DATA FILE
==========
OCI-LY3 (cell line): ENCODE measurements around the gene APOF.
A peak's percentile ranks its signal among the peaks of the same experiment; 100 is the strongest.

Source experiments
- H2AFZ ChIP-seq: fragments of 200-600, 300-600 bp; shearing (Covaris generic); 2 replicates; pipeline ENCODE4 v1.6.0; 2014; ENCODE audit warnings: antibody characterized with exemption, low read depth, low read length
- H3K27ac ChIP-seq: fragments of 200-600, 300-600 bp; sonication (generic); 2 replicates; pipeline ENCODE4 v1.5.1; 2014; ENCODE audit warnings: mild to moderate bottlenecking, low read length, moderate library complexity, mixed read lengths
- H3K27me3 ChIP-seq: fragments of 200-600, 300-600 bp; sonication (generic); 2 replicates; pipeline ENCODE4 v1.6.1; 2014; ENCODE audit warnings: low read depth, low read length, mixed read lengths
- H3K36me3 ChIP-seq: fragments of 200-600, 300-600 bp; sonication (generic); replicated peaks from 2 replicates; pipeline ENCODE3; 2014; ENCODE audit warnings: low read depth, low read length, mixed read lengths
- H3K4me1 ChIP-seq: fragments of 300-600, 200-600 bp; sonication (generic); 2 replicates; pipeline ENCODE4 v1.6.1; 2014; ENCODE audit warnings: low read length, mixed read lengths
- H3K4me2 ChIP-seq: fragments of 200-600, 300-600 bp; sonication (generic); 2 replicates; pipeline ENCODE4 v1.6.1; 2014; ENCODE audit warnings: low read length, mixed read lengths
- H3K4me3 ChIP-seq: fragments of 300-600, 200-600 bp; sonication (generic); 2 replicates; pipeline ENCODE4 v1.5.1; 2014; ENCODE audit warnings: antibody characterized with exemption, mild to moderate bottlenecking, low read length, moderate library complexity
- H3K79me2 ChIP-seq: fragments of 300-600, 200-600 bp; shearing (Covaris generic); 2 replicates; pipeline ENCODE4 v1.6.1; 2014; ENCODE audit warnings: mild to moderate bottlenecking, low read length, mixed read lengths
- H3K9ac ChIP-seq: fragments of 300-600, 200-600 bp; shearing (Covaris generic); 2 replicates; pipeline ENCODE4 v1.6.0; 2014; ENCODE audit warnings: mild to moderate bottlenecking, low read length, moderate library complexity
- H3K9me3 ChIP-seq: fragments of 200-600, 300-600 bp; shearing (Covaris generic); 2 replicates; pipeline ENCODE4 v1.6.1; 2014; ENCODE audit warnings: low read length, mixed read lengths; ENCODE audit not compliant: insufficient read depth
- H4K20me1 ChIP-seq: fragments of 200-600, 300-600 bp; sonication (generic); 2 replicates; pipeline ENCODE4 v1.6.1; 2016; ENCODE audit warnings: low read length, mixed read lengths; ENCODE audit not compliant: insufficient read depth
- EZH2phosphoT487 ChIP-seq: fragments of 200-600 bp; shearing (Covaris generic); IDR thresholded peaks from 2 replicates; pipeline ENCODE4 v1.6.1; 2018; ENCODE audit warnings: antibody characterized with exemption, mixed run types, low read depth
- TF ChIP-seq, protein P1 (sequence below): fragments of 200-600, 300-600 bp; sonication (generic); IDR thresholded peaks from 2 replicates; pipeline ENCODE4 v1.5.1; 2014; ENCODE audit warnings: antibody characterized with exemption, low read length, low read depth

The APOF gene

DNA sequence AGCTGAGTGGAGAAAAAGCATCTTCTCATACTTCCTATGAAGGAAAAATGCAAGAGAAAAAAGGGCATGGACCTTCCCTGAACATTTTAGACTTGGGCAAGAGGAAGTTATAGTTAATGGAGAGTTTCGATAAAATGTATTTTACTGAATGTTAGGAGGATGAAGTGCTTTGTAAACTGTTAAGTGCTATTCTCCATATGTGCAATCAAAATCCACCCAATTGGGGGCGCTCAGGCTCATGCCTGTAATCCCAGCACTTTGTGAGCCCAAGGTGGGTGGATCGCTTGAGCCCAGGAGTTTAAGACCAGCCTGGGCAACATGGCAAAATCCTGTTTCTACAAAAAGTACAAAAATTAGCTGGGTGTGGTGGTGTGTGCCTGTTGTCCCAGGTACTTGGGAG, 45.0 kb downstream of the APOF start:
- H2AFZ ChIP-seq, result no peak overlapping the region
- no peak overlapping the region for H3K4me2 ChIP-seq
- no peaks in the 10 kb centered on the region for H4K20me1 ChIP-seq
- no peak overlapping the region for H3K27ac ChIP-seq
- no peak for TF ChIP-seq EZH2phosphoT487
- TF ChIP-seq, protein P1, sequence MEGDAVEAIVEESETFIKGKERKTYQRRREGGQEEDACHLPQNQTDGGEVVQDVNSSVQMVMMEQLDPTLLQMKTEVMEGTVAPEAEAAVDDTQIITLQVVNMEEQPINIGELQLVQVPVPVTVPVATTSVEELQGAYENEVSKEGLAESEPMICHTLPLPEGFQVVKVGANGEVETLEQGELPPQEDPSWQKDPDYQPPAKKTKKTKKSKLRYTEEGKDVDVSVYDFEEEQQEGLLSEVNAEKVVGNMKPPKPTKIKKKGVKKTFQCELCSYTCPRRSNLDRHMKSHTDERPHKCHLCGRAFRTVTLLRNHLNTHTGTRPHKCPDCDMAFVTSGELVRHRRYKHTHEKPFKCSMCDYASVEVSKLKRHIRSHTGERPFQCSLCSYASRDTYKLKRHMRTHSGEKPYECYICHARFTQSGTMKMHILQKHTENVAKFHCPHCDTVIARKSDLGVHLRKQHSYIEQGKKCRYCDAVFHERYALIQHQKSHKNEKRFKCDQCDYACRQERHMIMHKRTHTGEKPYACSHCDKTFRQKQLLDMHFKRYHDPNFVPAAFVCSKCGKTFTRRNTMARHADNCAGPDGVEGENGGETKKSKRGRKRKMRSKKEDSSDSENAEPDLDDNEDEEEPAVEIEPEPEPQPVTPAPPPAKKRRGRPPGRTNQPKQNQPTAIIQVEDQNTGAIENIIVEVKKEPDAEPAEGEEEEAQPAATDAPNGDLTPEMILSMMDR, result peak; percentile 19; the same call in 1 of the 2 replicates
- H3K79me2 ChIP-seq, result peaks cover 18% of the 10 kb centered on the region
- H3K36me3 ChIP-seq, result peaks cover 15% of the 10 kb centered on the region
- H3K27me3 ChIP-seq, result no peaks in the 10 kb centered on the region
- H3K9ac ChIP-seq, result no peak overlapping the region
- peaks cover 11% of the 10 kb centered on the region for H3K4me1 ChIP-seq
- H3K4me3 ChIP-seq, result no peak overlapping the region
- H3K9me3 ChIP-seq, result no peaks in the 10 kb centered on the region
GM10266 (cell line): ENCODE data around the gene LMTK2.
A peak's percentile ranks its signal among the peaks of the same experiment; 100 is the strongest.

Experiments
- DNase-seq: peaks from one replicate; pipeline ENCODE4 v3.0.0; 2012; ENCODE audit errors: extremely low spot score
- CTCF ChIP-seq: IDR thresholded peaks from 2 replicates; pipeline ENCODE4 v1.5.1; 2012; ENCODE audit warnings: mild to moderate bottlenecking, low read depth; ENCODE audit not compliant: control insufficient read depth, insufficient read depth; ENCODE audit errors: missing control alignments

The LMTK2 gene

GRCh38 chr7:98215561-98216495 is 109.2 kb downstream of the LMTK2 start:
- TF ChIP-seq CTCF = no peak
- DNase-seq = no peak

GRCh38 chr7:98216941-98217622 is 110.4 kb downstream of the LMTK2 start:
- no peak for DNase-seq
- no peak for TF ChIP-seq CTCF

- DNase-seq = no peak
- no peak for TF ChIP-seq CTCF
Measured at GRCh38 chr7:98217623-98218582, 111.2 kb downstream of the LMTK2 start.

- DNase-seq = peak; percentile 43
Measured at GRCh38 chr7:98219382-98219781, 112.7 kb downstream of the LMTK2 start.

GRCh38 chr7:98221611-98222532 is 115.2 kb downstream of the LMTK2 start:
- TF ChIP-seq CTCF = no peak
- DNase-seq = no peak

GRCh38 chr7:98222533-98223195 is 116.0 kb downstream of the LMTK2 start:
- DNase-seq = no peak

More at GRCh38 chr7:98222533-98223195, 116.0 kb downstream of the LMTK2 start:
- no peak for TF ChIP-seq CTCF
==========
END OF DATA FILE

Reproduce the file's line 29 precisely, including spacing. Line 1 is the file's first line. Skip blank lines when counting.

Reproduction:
- peaks cover 11% of the 10 kb centered on the region for H3K4me1 ChIP-seq